Researchers at the University of Tokyo’s JSK Lab have developed a modular flying drone capable of adapting its shape to suit its environment. It’s called DRAGON, which conveniently stands for Dual-rotor embedded multilink Robot with the Ability of multi-deGree-of-freedom aerial transformatiON.

DRAGON is powered by ducted fans that can adapt on the fly to form whatever shape is required, shifting the drone from a square to a snake. The technology could be used to allow the drone to fly through small gaps before re-forming on the other side.

At JSK Lab at the University of Tokyo, roboticists have developed a robot called DRAGON: “Dual-rotor embedded multilink Robot with the Ability of multi-deGree-of-freedom aerial transformatiON.”

It works by relying on a design made up of a series of linked modules. Each module has a pair of ducted fans that can shift to push thrust in any direction required. Connecting the modules is a hinged joint. The robot was made using Intel’s development kit, Euclid, and it’s powered by a battery pack.

The battery is mounted along the robot’s spine – although it may not remain its spine depending on the form the drone has taken. It can stay in the air for three minutes at a time.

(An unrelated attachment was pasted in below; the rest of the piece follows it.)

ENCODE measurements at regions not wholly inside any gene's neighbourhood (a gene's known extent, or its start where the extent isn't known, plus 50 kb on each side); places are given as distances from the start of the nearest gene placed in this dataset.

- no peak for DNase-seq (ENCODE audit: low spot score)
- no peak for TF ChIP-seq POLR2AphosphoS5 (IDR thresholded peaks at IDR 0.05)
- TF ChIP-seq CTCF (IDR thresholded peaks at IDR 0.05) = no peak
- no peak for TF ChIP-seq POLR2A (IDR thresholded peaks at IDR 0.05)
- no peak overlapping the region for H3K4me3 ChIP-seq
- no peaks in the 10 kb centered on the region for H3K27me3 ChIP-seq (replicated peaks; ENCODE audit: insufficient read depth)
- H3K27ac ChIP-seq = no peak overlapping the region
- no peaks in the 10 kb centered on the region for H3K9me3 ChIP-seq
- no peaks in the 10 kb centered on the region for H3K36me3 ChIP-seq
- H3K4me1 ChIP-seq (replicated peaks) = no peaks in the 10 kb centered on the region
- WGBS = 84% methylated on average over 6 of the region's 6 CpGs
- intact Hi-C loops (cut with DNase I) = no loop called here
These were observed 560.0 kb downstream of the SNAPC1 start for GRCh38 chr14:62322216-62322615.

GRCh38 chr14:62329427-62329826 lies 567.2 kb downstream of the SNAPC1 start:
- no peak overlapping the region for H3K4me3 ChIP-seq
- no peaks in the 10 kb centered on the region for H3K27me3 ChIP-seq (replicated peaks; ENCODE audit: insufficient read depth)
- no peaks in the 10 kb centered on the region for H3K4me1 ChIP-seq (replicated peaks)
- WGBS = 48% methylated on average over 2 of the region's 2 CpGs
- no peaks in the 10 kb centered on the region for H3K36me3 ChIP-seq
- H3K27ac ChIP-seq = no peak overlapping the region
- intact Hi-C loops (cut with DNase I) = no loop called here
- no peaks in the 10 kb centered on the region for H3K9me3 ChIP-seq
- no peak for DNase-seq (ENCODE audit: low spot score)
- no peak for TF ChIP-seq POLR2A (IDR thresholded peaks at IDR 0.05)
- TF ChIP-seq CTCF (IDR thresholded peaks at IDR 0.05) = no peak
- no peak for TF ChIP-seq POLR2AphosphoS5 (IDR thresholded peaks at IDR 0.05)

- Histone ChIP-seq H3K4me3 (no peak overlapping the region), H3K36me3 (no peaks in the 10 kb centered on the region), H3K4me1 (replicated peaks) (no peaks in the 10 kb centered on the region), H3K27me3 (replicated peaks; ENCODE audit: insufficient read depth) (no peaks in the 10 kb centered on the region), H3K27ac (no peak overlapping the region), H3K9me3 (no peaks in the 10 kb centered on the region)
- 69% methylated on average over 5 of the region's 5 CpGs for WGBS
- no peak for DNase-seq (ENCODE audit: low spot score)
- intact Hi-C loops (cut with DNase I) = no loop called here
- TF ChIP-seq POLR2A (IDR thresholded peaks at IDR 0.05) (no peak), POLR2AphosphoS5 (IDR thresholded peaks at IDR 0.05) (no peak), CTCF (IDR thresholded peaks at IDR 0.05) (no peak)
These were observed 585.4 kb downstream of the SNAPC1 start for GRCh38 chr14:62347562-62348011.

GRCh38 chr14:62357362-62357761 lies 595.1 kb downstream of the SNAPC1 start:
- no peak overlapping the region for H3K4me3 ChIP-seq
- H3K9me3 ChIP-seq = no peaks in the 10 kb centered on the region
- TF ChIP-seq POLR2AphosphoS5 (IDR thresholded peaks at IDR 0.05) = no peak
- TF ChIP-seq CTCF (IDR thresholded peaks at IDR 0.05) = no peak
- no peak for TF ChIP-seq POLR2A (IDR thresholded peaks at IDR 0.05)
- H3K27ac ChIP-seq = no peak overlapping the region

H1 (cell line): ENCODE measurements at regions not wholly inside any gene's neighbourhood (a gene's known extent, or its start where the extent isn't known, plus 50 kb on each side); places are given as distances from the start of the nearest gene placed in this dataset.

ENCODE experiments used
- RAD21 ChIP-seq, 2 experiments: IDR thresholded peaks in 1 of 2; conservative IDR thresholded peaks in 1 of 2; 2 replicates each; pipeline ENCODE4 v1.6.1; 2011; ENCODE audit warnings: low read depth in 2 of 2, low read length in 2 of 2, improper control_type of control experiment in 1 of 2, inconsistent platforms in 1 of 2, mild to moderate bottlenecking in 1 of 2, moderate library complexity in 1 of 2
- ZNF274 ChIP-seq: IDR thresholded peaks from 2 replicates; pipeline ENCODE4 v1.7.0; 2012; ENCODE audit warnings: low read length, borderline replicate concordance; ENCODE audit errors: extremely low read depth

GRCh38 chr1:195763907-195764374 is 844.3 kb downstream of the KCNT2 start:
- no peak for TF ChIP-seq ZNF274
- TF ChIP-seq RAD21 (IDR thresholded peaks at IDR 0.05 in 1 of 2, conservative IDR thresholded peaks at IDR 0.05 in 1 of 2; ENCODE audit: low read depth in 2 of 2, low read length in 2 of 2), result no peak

Fan Shi, a JSK Lab member who contributed to the research describes DRAGON as “a breakthrough in hardware design which, in a beautiful way, connects a manipulation arm with a ducted fan-driven aerial robot.” The robot seems to be “an ideal platform for aerial manipulation,” he adds, “and I really look forward to its further applications and research.”

The future of DRAGON

Currently, the DRAGON drone decides on its own how to transform – once it’s been given the specifics of the gap it needs to squeeze through.

According to IEEE Spectrum, the potential goes way beyond fitting through small spaces. And it’s easy to see why. The ultimate aim of the researchers is to develop a flying arm that can form new shapes and use those shapes to interact with the world around it by manipulating objects. DRAGON will eventually have 12 modules and could pick up objects using both of its ends to work as a kind of gripping device.

Interesting concept, that’s for sure. Let’s see where it ends up.

Malek Murison is a freelance writer and editor with a passion for tech trends and innovation. He handles product reviews, major releases and keeps an eye on the enthusiast market for DroneLife.
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